- Saule Omarova is calling for greater oversight of big banks and new financial technologies, including cryptocurrencies
- The nomination will have to receive Senate approval
President Biden has named his pick for the head of Office of the Comptroller of the Currency, and, if confirmed, big banks and digital asset firms are in for a rude awakening.
The White House announced the nomination of Saule Omarova, a professor at Cornell Law School, on Thursday. Omarova has said she wants to “end banking as we know it,” including greater government oversight of Wall Street and cryptocurrencies.
The OCC, a 3,500 person agency, is responsible for regulating and supervising national banks and federal savings associations. It also oversees related business practices of banks, including mergers and newer areas of engagement, such as cryptocurrency.
“If confirmed, I will work hard to make sure that our banks remain stable, strong and serve the needs of the American people,” Omarova said in a statement obtained by Blockworks.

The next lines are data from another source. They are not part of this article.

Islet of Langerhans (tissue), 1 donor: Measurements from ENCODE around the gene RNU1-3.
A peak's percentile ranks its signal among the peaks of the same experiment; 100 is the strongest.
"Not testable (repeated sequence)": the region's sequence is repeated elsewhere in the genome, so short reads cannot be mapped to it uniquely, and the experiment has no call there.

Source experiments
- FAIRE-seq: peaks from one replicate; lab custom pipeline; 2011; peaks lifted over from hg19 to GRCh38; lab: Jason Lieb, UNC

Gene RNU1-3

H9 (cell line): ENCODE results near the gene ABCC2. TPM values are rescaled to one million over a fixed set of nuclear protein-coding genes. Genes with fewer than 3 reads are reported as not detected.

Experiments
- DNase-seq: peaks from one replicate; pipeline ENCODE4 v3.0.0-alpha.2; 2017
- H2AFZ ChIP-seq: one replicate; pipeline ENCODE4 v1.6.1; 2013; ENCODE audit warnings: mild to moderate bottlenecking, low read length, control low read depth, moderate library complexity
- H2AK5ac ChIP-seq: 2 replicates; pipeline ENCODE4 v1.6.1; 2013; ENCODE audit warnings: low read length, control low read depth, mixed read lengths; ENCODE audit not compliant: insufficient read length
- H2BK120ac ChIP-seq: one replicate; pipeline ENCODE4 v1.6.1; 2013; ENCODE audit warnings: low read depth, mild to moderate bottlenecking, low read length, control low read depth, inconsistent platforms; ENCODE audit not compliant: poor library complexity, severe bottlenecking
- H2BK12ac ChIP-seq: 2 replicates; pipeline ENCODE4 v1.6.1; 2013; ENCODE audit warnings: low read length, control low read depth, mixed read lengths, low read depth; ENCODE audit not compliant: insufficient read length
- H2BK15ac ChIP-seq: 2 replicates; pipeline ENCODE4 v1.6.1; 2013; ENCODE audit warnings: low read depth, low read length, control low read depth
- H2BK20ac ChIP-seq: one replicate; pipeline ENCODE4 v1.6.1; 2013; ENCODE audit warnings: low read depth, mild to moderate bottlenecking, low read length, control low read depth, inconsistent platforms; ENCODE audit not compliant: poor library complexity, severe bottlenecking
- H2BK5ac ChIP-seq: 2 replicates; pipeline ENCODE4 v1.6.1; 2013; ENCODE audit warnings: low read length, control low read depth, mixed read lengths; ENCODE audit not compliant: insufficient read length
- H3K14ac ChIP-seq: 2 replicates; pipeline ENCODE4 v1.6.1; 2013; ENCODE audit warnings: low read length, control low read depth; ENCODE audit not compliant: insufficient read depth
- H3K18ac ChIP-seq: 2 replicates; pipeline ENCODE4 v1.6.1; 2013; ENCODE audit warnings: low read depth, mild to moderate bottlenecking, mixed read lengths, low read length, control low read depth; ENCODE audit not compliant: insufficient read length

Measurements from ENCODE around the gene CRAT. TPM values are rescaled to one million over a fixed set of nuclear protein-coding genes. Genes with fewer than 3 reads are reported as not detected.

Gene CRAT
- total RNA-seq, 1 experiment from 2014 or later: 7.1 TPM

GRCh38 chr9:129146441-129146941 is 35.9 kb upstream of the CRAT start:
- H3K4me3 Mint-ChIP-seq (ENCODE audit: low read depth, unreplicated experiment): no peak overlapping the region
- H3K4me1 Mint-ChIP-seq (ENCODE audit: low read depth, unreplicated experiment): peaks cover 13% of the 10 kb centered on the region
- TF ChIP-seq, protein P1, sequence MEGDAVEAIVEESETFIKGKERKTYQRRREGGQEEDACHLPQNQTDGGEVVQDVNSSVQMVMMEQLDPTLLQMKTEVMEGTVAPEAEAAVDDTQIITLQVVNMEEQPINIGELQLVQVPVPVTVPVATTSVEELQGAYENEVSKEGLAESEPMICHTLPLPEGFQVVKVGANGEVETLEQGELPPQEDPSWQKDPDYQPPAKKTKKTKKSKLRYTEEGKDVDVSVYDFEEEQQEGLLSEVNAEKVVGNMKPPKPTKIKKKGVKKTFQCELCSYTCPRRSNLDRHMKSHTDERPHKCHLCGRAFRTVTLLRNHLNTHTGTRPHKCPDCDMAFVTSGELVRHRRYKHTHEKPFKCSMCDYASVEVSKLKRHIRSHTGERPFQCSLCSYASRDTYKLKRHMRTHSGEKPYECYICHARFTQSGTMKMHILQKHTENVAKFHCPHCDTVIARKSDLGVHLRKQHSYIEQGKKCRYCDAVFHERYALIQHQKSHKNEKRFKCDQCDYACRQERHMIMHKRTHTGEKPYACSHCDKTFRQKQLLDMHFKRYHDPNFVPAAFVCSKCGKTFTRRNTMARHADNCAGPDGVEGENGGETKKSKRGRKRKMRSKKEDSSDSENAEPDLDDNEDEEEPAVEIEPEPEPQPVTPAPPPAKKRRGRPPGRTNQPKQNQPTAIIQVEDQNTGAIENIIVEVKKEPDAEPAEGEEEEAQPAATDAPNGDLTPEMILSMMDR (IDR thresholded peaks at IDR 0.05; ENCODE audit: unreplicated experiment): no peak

In her writings, Omarova has said she is in favor of restructuring the Federal Reserve. She has also called for the central bank to provide citizens with bank accounts, solving an issue that crypto advocates have long said that blockchain technology would accomplish.
These plans are part of her “blueprint for radically reshaping the basic architecture and dynamics of modern finance,” she wrote.
Omarova has also said that consumer deposits should be moved into digital-dollar accounts at the Fed, hinting at the need for a central bank-backed digital currency.
“The success of Bitcoin paved the road for the subsequent emergence of numerous crypto-assets purporting to challenge the supremacy of sovereign money,” she wrote. “Recent growth of ‘stablecoins’… presents a particularly tangible challenge in this respect. Not surprisingly, Facebook’s plans to launch its own stablecoin, Libra, immediately heightened the salience of CBDC on central banks’ agenda.”
If confirmed, Omarova will be the first woman and the first nonwhite person to lead the OCC. The Biden administration has been looking to fill the position for the past month and will have to receive Senate approval for the nomination.
“Her experience as a policymaker, in the private sector, and in academia will allow her to work with stakeholders across our financial system to ensure the economy works for everyone, and to protect our economic recovery from the risky activities of Wall Street and other bad actors,” said US Sen. Sherrod Brown (D-OH), Chairman of the U.S. Senate Committee on Banking, Housing, and Urban Affairs, in a statement.
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